“To be or not to be.” Such were Chief of Staff General Chang’s last words onboard Kronos One, as a photon torpedo from the Enterprise zeroed in on his ship for the kill. That famous quote, and many other memorable lines, were spoken by Canadian actor Christopher Plummer in Star Trek VI: The Undiscovered Country. As such, they made Plummer an indelible part of Star Trek’s rich history. But those words were uttered by Chang—err, we mean Plummer—way back in 2293 (1991 Earth time). He didn’t start out like that…
This great, classically trained actor, was born Arthur Christopher Orme Plummer in Toronto, Canada on December 13, 1929. An only child, Plummer’s mother was Isabella Mary and father, John Orme Plummer. John was secretary to the Dean of Sciences at McGill University in Montreal. But Plummer’s blood, so to speak is much richer than that: his maternal great-grandfather was Canadian Prime Minister Sir John Abbott! As his parents were divorced shortly after he was born, Plummer was raised at the family home in Senneville, Quebec.
Plummer has a daughter, Amanda, who is also an actress. For those interested in counting, he’s been married three times. His first marriage was to Tony-award winning actress Tammy Grimes (1956-1960). It was with Tammy that Amanda was born. His second marriage was to Patricia Lewis, from 1962-1967. His present marriage is with British actress and dancer Elaine Taylor, with whom he got married in 1970. The Plummer’s currently reside in a 100 year-old farmhouse in Connecticut.
Though he originally was on a course of study to become a concert pianist, it’s Plummer’s stage and acting history that has caught our attention, and where he’s been so honoured. His nominations and awards have been made or won in his home country of Canada, in the United States, in the United Kingdom, and in Austria. His awards and nominations are in truth too numerous to mention, but to give you an idea, here are a few key ones:
- He won the London Evening Standard Award of Best actor in 1961 for his stage portrayal of King Henry II in Becket
- In 1968 he was bestowed with Canada’s highest civilian honour, being invested as a Companion of the Order of Canada
- For his lead role in Cyrano in 1974, he won a Tony Award for Best Leading Actor in a Musical
- Plummer won his first Emmy in 1976 as Outstanding Lead Actor in a Limited Series for Arthur Hailey’s The Moneychangers
- He won Canada’s first Genie award for playing Sherlock Holmes in Murder by Decree (1980)
- He won another Tony, this time for Best Performance by a Leading Actor in a Play, for his lead role in the 1997 play Barrymore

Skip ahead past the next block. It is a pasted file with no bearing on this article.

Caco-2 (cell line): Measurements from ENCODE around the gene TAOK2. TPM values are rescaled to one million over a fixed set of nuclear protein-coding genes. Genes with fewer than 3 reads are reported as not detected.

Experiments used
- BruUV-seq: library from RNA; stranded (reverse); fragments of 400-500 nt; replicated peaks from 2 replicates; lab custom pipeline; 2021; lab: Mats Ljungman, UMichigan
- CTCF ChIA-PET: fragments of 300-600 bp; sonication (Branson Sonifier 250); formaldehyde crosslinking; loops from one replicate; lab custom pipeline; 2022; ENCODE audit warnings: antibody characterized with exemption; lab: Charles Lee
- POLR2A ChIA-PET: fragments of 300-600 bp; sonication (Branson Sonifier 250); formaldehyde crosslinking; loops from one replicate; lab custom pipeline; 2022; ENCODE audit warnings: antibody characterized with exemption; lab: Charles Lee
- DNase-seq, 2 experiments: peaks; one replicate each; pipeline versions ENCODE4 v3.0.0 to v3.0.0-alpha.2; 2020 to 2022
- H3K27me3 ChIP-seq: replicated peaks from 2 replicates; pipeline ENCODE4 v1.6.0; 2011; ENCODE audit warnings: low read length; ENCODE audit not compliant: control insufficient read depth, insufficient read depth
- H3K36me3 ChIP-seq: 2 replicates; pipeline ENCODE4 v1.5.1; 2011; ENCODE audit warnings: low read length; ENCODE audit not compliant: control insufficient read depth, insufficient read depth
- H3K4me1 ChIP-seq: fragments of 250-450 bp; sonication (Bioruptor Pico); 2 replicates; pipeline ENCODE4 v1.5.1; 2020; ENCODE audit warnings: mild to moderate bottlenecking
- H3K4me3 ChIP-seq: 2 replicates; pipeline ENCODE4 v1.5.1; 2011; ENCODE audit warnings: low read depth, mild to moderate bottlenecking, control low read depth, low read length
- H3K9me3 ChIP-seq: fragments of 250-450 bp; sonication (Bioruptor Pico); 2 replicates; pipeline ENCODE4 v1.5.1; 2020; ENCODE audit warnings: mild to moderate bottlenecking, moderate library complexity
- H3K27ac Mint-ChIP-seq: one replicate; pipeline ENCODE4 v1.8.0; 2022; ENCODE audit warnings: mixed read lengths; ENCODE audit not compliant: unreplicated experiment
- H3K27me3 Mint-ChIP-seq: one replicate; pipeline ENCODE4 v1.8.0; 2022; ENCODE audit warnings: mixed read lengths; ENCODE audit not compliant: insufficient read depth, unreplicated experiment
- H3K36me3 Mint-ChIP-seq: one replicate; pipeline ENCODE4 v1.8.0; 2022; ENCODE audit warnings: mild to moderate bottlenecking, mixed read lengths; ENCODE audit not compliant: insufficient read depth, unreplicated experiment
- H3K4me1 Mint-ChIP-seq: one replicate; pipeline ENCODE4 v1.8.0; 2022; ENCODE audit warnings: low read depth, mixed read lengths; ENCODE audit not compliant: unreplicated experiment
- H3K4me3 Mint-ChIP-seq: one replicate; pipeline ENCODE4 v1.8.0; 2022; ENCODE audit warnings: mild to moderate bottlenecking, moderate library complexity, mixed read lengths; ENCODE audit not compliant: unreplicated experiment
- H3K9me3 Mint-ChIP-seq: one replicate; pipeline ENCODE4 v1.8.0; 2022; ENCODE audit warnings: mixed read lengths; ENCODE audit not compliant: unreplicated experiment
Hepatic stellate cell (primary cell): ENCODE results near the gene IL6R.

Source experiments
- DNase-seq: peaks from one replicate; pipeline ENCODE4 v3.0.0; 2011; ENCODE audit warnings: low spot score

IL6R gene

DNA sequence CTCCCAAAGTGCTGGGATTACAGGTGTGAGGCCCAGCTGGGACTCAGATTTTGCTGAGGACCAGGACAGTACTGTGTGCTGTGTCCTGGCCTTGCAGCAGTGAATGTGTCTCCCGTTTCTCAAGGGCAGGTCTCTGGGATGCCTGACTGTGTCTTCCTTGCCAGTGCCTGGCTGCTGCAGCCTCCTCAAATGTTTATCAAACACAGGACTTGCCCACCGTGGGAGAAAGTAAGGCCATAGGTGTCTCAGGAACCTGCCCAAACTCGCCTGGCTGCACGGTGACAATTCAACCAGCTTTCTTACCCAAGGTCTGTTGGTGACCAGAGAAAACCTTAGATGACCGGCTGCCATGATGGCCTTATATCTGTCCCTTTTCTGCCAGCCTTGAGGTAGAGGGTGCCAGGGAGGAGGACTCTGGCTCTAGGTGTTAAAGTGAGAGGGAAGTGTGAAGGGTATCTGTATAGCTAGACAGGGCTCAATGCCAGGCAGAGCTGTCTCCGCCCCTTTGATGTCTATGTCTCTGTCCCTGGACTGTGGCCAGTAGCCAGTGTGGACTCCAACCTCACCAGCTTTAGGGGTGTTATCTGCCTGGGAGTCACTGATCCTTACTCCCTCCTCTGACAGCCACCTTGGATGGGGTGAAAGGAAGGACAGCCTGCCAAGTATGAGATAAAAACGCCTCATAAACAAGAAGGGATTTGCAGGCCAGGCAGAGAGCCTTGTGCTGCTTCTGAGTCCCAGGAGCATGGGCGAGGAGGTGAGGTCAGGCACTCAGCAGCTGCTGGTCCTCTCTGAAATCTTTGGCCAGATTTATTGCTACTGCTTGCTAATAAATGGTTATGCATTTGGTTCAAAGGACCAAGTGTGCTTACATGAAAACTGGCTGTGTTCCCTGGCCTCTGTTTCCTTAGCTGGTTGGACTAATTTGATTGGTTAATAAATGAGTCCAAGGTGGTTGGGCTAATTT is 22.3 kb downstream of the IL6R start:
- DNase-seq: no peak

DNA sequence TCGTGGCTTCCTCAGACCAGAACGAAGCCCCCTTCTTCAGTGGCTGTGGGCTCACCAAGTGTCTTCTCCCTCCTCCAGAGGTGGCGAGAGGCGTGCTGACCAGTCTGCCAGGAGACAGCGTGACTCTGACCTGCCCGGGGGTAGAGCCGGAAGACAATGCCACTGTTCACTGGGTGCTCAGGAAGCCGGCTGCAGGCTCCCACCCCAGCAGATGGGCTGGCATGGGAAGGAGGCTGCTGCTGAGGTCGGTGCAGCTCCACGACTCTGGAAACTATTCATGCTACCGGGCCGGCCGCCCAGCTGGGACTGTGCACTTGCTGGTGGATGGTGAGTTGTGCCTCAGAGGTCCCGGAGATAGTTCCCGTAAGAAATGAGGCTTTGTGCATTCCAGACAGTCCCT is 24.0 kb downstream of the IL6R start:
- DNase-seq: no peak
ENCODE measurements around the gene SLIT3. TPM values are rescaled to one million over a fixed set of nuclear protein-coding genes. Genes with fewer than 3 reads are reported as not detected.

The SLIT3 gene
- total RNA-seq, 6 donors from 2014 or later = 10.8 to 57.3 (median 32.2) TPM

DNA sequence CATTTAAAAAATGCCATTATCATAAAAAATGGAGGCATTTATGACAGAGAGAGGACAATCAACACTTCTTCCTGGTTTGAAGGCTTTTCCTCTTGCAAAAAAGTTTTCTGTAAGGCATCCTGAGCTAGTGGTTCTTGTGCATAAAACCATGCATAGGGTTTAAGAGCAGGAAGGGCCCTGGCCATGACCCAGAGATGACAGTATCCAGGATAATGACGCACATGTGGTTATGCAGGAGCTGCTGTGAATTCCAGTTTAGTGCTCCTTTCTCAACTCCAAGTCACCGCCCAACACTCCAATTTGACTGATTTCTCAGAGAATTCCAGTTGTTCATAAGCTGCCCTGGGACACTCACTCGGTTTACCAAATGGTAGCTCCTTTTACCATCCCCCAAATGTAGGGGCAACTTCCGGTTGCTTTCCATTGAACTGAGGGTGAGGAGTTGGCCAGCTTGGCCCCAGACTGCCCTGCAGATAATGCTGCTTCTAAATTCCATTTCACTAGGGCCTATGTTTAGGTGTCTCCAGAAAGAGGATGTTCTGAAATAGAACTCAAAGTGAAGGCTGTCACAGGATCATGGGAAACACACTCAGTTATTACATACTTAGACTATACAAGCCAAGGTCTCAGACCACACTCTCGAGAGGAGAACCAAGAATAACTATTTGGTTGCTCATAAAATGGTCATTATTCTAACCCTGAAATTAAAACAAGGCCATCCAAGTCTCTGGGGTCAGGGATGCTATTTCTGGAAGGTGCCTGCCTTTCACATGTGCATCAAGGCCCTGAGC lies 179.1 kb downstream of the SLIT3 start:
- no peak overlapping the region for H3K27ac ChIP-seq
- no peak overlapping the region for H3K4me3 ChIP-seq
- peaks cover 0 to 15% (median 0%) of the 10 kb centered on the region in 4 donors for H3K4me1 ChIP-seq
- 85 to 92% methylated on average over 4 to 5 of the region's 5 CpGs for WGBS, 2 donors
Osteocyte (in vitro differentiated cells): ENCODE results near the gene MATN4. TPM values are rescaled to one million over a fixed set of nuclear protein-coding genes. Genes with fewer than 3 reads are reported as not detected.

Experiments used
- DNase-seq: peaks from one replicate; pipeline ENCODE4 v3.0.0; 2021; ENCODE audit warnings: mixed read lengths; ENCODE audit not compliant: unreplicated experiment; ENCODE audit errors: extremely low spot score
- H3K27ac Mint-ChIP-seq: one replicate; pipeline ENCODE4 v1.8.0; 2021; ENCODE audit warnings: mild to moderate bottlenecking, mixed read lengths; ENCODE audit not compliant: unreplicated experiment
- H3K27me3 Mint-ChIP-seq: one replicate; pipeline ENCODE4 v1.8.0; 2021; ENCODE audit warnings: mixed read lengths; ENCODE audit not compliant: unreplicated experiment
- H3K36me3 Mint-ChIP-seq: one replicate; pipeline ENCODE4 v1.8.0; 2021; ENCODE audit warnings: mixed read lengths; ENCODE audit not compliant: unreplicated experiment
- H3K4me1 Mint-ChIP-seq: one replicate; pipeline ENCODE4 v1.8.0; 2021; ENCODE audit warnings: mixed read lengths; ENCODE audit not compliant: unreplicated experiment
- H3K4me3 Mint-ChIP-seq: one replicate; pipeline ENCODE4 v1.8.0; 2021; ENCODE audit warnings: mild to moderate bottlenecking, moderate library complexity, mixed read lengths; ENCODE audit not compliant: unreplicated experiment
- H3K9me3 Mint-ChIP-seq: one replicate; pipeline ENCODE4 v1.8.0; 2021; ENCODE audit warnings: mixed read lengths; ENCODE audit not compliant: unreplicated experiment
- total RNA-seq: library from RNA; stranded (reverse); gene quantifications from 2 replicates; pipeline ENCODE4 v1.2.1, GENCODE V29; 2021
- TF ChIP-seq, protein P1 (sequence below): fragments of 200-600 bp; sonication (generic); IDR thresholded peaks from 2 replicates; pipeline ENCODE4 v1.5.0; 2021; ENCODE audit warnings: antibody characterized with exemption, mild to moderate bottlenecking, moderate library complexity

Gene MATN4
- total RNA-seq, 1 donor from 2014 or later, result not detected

- He made his way to Canada’s Walk of Fame in 1997 as well
- His most recent award was a Golden Globe for Best Supporting Actor for his performance in the 2010 movie Beginners.
The Golden Globe for his role in Beginners (awarded in early 2012), has also led to his second Academy Award nomination for the same film. His first Oscar nomination was for The Last Station. There’s a lot of buzz this year that he’s a frontrunner in the Oscar race for his role in Beginners.
You can also catch him playing the prominent role of wealthy industrialist Henrik Vanger, in the newest screen adaptation of Stieg Larsson’s book, The Girl With the Dragon Tattoo.
Plummer took up acting after seeing Sir Laurence Olivier’s film Henry V in 1944. As he began his career, he toured with the Canadian Repertory Theatre in Ottawa. But it was in high school that he first began to act. His filmography began in 1953 on the Ford Television Theatre (television series) as Othello. He made his film debut in the 1957 film Stage Struck. But the role he’s perhaps most famous for was as Captain Georg von Trapp in 1965’s The Sound of Music. It’s well know that he’s never been particularly thrilled with the role or the movie, in particular with being remembered for it beyond many of the other great works he’s been part of. One of his truly gifted strengths is that he’s always been known as a master of the Shakespearean Canon. It should be no surprise that Plummer’s character in Star Trek VI (the aforementioned General Chang) was a Klingon expert at Shakespeare! (In fact, two of the interesting things in the Star Trek universe have always been a fondness for real, paper-based books, and for Captains and others who were able to quote Shakespeare.)
A few hundred words are in no way an adequate tribute for a stage and film actor with credentials and awards as numerous as Christopher Plummer’s. For six decades he’s kept us captivated, enthralled, awed, and entertained with his many stage, television, and film works. His voice alone is an allure to most who know of this talented Canadian actor. In addition to the quotes you’ll read of Plummer in this Canadiana Connection series, we felt we’d leave you with one that stands out for us. It’s taken from an interview he did with Jeff Stafford concerning his (Plummer’s) autobiography In Spite of Myself: “I became a sort of boring film buff when I was fifteen or sixteen.” Hard to believe; isn’t it?
Photo Credits: Columbia Pictures and Paramount Pictures